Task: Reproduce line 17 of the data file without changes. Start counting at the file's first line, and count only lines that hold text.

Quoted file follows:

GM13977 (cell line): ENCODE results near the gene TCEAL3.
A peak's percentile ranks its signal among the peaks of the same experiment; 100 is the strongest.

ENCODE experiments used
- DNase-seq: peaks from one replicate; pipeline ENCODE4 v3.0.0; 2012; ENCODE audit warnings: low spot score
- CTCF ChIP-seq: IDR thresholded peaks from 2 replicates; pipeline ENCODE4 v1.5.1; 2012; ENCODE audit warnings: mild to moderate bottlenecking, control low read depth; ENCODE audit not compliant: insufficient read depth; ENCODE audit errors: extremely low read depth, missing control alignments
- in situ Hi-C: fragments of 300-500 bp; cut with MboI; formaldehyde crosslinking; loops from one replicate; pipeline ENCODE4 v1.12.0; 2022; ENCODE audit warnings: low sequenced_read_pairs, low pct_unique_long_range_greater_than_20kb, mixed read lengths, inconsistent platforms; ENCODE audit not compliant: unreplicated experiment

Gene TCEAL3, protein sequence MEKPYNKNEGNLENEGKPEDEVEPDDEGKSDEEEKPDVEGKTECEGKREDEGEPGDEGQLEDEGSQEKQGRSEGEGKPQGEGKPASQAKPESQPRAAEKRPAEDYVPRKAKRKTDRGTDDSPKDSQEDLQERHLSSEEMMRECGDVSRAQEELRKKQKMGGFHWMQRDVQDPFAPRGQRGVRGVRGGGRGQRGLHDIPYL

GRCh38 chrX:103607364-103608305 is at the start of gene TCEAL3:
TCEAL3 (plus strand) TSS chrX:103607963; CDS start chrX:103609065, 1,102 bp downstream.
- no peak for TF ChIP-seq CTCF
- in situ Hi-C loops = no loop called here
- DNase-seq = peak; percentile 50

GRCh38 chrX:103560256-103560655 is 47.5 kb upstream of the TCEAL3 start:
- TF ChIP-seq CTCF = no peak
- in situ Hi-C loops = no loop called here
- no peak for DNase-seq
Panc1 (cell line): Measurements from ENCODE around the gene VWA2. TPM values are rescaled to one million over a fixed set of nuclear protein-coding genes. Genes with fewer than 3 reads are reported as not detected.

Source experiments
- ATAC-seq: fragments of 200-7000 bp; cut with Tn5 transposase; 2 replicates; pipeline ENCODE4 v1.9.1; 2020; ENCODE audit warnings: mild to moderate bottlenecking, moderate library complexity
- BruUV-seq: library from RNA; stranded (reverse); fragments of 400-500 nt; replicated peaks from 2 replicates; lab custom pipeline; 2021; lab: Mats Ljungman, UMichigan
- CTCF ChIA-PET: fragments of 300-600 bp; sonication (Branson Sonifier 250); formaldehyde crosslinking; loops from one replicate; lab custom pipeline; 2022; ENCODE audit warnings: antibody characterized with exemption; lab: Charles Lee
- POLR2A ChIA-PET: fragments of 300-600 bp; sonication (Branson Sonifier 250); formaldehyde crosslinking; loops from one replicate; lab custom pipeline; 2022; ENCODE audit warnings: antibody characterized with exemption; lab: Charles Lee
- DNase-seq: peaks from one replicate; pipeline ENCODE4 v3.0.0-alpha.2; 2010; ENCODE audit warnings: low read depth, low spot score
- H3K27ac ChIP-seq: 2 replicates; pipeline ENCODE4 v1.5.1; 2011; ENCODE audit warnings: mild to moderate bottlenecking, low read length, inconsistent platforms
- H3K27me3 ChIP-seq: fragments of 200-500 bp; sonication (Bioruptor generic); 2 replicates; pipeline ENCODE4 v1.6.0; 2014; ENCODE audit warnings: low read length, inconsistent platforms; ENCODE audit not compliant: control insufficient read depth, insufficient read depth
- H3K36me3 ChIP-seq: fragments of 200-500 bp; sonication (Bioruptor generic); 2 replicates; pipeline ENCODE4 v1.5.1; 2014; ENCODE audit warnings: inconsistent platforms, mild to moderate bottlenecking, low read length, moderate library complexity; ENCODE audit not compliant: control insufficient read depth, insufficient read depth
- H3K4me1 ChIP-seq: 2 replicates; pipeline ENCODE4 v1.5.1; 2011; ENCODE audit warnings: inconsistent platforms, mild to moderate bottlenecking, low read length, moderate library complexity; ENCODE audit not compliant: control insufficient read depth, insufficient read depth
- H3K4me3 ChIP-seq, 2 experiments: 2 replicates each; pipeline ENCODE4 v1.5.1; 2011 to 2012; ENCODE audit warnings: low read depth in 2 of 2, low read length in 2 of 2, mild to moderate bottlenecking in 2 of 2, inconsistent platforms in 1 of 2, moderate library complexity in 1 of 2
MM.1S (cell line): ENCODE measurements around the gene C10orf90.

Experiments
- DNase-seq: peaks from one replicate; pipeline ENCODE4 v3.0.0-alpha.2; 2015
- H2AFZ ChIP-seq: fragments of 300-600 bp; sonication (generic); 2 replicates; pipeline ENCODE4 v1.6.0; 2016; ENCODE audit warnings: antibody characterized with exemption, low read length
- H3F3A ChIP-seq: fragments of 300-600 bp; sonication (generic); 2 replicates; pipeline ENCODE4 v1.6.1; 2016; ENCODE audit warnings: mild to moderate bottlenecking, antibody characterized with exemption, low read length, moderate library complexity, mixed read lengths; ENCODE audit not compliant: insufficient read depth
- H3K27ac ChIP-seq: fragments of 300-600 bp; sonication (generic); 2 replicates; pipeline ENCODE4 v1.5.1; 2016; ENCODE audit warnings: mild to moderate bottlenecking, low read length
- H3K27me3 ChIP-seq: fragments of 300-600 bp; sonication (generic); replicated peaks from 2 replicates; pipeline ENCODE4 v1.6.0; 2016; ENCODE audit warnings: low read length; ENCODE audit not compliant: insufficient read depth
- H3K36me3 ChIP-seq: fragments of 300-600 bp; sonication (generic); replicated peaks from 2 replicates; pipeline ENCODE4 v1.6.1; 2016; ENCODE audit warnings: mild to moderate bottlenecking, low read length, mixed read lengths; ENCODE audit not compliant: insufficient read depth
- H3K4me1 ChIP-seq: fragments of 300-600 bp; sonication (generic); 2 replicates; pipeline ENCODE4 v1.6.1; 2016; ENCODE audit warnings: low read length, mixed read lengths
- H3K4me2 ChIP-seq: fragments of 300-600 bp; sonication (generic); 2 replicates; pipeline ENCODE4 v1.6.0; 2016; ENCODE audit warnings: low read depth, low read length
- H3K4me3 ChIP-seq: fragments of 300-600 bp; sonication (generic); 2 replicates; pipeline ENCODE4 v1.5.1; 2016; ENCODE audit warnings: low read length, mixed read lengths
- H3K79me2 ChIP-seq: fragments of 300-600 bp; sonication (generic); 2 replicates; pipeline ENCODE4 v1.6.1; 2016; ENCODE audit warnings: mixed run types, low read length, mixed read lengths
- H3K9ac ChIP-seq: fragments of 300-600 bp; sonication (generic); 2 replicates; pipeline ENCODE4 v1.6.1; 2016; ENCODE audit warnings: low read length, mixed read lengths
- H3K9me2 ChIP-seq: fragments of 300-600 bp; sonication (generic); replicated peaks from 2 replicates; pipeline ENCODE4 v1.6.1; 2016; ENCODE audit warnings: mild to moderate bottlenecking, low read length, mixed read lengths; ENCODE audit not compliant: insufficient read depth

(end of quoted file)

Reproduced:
Panc1 (cell line): Measurements from ENCODE around the gene VWA2. TPM values are rescaled to one million over a fixed set of nuclear protein-coding genes. Genes with fewer than 3 reads are reported as not detected.